Rise in heterosexually transmitted cases of syphilis in south
Over the past 12 months, south London has seen almost three
times as many heterosexual cases of syphilis as were diagnosed in 2001 (25
in 2001, 72 in 2002 and over 40 cases in the first five months of this year)
(1). Cases are occurring among those who have had unprotected oral or vaginal
sex with casual partners or strangers, and people buying or selling sex. Of
73 cases diagnosed between July 2002 and May 2003, 17 cases (23%) had documented
links with the commercial sex industry. Twenty patients (54% of those engaging
in oral sex) reported having unprotected oral sex and 48 patients (69% of
those engaging in vaginal sex) reported having unprotected vaginal sex (Figures
1 and 2).
Figure 1. Protection used by syphilis patients engaging
in oral sex (n=37). Data from enhanced surveillance carried out by South
London Syphilis Incident Team. (See Figure 2 for key).
Figure 2. Protection used by syphilis patients engaging
in vaginal sex (n=70). Data from enhanced surveillance carried out by South
London Syphilis Incident Team.
An incident control team has been set up in south London involving public
health and genitourinary medicine (GUM) healthcare professionals. Current
intervention activities being undertaken to tackle this problem include:
||Enhanced surveillance to monitor the outbreak.
||General health advice to people raising awareness and highlighting
that syphilis can be easily diagnosed with a blood test and effectively
treated with antibiotics. People are also being reminded to practise
safer sex by using condoms.
||People with symptoms, or who consider themselves or their regular
partners to be at risk, are being advised to go to GUM clinics for assessment.
||Specific work targeted at commercial sex workers including outreach
work giving health advice and a fast track referral system in GUM clinics.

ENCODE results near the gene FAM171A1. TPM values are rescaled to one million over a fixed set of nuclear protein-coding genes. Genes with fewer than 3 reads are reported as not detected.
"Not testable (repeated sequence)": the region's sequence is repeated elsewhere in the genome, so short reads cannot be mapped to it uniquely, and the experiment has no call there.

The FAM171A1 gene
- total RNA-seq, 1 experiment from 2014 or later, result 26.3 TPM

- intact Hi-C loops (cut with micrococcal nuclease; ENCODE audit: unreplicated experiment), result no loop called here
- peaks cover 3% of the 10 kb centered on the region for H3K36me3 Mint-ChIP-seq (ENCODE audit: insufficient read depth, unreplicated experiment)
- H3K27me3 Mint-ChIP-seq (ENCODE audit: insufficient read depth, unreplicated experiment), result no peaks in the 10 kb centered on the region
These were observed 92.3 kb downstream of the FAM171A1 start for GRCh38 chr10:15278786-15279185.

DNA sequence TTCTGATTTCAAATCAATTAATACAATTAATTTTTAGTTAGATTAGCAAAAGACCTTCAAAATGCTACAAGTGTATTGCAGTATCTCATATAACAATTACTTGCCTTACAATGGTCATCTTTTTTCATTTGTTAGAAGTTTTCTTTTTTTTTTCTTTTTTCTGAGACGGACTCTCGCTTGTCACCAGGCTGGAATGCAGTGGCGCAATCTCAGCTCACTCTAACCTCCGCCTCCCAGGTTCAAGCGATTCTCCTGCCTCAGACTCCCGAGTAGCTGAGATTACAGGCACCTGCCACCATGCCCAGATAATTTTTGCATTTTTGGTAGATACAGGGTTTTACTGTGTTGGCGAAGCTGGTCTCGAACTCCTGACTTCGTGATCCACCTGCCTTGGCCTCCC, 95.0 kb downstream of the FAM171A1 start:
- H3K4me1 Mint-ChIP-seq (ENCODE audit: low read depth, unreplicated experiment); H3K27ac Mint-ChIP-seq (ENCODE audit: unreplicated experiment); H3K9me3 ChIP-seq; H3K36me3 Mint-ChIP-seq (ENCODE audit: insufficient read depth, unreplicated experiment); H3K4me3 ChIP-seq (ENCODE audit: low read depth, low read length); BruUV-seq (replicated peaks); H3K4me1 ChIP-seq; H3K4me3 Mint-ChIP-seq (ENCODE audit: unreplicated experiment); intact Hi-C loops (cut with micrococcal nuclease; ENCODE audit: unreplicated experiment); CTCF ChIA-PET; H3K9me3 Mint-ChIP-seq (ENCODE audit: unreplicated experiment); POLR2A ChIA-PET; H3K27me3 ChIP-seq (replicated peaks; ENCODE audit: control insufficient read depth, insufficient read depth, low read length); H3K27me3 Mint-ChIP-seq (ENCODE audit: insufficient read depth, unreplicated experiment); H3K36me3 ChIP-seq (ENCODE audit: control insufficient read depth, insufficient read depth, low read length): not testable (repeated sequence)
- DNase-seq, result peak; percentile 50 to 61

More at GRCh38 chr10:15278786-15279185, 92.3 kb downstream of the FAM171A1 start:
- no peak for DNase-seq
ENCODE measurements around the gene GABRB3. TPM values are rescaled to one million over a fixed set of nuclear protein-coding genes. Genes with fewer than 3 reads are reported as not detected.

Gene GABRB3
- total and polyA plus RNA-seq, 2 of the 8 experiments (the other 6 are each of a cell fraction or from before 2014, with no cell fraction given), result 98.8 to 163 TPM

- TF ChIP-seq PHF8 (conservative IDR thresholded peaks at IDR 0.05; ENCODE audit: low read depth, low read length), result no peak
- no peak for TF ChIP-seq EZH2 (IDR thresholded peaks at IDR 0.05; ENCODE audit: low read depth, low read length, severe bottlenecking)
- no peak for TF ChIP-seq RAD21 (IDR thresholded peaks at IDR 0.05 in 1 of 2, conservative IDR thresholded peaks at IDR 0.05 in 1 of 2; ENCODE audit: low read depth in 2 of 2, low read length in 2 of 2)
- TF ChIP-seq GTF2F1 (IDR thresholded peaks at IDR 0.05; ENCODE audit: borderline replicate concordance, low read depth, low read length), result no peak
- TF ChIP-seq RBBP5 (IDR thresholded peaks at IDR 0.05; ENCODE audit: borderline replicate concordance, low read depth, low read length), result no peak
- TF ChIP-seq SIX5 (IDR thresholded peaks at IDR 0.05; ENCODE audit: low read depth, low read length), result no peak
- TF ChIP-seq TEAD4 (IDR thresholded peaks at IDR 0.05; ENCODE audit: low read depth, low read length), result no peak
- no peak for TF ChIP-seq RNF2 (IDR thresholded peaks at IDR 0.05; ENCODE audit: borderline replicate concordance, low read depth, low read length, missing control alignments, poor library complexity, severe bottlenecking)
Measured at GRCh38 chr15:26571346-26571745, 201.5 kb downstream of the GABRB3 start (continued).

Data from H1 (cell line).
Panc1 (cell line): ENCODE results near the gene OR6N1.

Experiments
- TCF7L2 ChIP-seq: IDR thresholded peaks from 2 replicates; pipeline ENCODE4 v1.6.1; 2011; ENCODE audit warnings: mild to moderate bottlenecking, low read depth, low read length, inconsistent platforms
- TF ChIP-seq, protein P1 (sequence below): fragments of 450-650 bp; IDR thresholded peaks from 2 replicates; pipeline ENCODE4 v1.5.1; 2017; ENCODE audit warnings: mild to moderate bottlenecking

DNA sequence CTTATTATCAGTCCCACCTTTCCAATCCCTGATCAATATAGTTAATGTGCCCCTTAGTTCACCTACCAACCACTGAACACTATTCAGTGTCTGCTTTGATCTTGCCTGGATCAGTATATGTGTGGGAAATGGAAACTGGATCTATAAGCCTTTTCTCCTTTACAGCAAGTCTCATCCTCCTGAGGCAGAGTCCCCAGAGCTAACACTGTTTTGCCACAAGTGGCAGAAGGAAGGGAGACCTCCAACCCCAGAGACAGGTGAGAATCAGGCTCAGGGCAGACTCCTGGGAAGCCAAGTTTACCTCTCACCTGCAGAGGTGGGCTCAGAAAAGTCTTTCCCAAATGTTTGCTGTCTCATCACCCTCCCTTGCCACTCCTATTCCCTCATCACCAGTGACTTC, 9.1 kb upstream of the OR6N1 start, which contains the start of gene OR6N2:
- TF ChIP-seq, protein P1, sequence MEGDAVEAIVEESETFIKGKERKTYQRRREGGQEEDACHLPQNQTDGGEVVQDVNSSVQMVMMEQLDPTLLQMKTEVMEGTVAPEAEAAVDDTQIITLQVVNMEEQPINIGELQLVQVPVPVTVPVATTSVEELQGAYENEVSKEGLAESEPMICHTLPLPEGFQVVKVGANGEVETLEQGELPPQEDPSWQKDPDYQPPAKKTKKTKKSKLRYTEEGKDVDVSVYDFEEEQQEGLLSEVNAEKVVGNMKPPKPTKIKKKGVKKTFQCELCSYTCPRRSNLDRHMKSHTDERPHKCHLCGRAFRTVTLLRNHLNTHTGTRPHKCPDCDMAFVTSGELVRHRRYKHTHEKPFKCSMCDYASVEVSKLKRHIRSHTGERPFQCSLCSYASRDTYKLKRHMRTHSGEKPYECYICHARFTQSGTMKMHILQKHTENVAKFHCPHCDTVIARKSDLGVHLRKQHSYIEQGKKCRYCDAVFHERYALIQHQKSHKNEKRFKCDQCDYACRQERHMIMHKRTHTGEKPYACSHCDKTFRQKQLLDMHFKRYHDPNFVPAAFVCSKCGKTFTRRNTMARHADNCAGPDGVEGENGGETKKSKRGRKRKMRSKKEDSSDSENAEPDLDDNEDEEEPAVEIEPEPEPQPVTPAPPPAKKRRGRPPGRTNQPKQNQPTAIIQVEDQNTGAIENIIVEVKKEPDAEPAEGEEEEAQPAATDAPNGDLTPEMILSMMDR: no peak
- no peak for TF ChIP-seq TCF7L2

||Communication to raise awareness amongst local healthcare professionals
and relevant voluntary agencies.
Other initiatives are planned, including the appointment of a specialist
health advisor and the piloting of a new test to facilitate case finding.
A number of outbreaks of infectious syphilis have occurred in western Europe
over the past seven years (2-5). Each has been geographically localised
within behaviourally vulnerable groups and has typically involved several
hundred cases, although smaller outbreaks have been reported. Most of the
outbreaks have been seen in men who have sex with men, a high proportion
of whom had co-infections with HIV. A high number of cases reported unprotected
oral sex. Cases were mainly seen in nationals of the country of origin,
and were not travel associated. Few cases have been reported in heterosexuals,
and these have predominantly been associated with travel, commercial sex
work and ‘crack’ cocaine use.
This increase in heterosexual syphilis seen in south London is, however,
an important reminder that the rise in syphilis infection has not been confined
to men who have sex with men. Neither has this recent rise been exclusive
to south London, as heterosexual cases have also been reported in other
parts of London, some of which have been linked with the commercial sex